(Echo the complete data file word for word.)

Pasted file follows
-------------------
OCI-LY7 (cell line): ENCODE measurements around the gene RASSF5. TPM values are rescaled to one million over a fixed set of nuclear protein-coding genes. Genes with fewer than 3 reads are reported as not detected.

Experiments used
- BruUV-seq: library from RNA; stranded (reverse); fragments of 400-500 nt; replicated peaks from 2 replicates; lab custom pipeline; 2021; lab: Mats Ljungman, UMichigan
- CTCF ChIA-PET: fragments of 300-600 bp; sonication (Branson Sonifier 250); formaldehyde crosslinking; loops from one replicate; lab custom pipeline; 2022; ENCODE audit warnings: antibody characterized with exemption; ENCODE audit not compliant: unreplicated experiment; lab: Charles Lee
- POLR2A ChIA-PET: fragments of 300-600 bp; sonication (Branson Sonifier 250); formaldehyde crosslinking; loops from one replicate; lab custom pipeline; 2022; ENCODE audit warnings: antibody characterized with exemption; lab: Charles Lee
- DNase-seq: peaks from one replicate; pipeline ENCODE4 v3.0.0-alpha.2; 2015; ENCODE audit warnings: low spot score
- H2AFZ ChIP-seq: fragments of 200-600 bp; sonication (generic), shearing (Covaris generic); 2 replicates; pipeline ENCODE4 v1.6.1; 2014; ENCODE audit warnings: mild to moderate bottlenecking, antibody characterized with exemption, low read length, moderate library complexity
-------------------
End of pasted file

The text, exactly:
OCI-LY7 (cell line): ENCODE measurements around the gene RASSF5. TPM values are rescaled to one million over a fixed set of nuclear protein-coding genes. Genes with fewer than 3 reads are reported as not detected.

Experiments used
- BruUV-seq: library from RNA; stranded (reverse); fragments of 400-500 nt; replicated peaks from 2 replicates; lab custom pipeline; 2021; lab: Mats Ljungman, UMichigan
- CTCF ChIA-PET: fragments of 300-600 bp; sonication (Branson Sonifier 250); formaldehyde crosslinking; loops from one replicate; lab custom pipeline; 2022; ENCODE audit warnings: antibody characterized with exemption; ENCODE audit not compliant: unreplicated experiment; lab: Charles Lee
- POLR2A ChIA-PET: fragments of 300-600 bp; sonication (Branson Sonifier 250); formaldehyde crosslinking; loops from one replicate; lab custom pipeline; 2022; ENCODE audit warnings: antibody characterized with exemption; lab: Charles Lee
- DNase-seq: peaks from one replicate; pipeline ENCODE4 v3.0.0-alpha.2; 2015; ENCODE audit warnings: low spot score
- H2AFZ ChIP-seq: fragments of 200-600 bp; sonication (generic), shearing (Covaris generic); 2 replicates; pipeline ENCODE4 v1.6.1; 2014; ENCODE audit warnings: mild to moderate bottlenecking, antibody characterized with exemption, low read length, moderate library complexity